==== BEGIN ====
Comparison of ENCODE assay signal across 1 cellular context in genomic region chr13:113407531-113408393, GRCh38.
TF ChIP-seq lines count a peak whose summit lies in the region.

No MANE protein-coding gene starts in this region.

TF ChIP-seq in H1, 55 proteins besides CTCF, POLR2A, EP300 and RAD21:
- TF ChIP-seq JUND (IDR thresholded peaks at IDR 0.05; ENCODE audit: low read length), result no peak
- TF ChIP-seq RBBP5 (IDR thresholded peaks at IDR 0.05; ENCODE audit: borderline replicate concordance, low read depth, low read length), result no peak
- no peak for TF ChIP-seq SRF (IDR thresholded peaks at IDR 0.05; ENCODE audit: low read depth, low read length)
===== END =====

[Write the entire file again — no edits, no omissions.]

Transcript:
Comparison of ENCODE assay signal across 1 cellular context in genomic region chr13:113407531-113408393, GRCh38.
TF ChIP-seq lines count a peak whose summit lies in the region.

No MANE protein-coding gene starts in this region.

TF ChIP-seq in H1, 55 proteins besides CTCF, POLR2A, EP300 and RAD21:
- TF ChIP-seq JUND (IDR thresholded peaks at IDR 0.05; ENCODE audit: low read length), result no peak
- TF ChIP-seq RBBP5 (IDR thresholded peaks at IDR 0.05; ENCODE audit: borderline replicate concordance, low read depth, low read length), result no peak
- no peak for TF ChIP-seq SRF (IDR thresholded peaks at IDR 0.05; ENCODE audit: low read depth, low read length)